Closer to home with ‘Rajma’

Nandita Godbole

THE WASHINGTONP POST — After a long shift making pasta and pizza at the University of Illinois dining hall, I was exhausted — and deserved a treat.

It was the 1990s, I was an international graduate student, and as I walked back to my apartment in Champaign, I saw a small new Indian restaurant at the edge of campus and entered it with skepticism. Familiar aromas greeted me. My latent homesickness of months away from my family in Mumbai finally registered, as it seemed to dissipate.

I felt like I was walking into an aunt’s kitchen. Behind the counter was a matron pouring generous helpings of steaming rajma over mounds of fragrant basmati rice in large white ceramic bowls. I don’t remember anything else on the menu, but I remember paying for my bowl by weight.

It was a quarter pound of rajma and rice, some of its sauce trailing outside the bowl. I sat down to eat. Each tasty morsel hugged my insides, which had been starved for the comfort of all things familiar. I held back tears of relief. As I dug, I knew: if I could find this in the Midwest on a cold winter’s day, home would never be too far.

Rajma has only been part of Indian cuisine since the late 18th century, but the rajma of every Indian cuisine is loaded with family histories of migration. Kidney beans simmered with onions and tomatoes and seasoned with the housewife’s favorite spice blend are the ultimate comfort food, evoking memories of warm hugs, cozy family dinners, large gatherings and naps. lazy Sunday afternoon.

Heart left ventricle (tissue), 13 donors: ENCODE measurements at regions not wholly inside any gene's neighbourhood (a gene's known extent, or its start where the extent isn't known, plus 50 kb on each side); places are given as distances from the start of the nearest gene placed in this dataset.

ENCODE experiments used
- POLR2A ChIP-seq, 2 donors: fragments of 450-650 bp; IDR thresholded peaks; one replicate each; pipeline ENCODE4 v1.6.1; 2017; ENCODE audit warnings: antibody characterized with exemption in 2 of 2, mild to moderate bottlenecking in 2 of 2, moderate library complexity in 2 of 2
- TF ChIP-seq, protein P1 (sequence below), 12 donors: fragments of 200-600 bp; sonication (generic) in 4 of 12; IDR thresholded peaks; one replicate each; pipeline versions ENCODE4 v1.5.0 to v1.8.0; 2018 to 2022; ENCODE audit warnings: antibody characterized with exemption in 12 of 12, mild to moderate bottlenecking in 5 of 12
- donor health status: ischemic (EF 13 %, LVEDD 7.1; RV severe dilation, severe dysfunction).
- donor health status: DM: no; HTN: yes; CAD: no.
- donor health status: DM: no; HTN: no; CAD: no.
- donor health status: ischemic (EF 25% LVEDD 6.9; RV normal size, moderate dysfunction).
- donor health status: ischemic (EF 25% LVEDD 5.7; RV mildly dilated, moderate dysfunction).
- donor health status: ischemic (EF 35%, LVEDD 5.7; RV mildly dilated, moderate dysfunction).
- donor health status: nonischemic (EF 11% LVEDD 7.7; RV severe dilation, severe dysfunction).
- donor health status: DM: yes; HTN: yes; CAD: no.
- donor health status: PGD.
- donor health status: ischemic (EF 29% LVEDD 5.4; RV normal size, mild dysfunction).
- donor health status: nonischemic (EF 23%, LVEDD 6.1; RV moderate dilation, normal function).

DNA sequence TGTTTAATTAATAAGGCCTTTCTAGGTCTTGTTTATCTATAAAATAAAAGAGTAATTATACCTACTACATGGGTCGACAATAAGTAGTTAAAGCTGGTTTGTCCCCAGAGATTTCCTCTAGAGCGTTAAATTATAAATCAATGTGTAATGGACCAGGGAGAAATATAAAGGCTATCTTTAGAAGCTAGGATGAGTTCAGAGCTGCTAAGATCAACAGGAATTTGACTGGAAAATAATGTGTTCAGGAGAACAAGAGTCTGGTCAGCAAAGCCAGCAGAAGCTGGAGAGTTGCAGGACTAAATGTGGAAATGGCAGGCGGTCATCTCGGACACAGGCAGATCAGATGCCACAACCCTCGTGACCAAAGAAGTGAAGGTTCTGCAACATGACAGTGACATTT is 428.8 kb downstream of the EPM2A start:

In my memory, rajma was about friendship and trust, eating a rushed lunch with my best friend from elementary school Pramita at her house when her mother, who I knew as Aunt S, invited me over. At the convent, our lunch break was short. Pramita and I would kick down the school gates, walk through the neighborhood, up three flights of stairs to her house. Aunty S handed us stainless steel plates filled with hot parathas and steaming rajma ladled into small bowls from her small kitchen.

A jovial Bengali married to a man from Lucknow, Auntie S was a trained dietitian. She made a rajma which was a bit of all the places she called home: Calcutta (now Kolkata), Lucknow and, finally, Bombay (now Mumbai). It was incredibly complex and incredibly heartwarming. Made with smaller, fragrant red beans from Uttarakhand, his rajma was simmered in an onion and tomato sauce, and topped with homemade malai or cream. I later learned that she frowned on store-bought garam masalas, instead adding a delicate homemade blend of roasted cumin, fenugreek, black pepper and cardamom, unlike the robust North Indian garam masala. . This sit-down meal was a school luxury. On those afternoons, my own intact tiffin would ride home on the back of the tiffinwala’s bike. Mom knew that I had lunch at Pramita’s.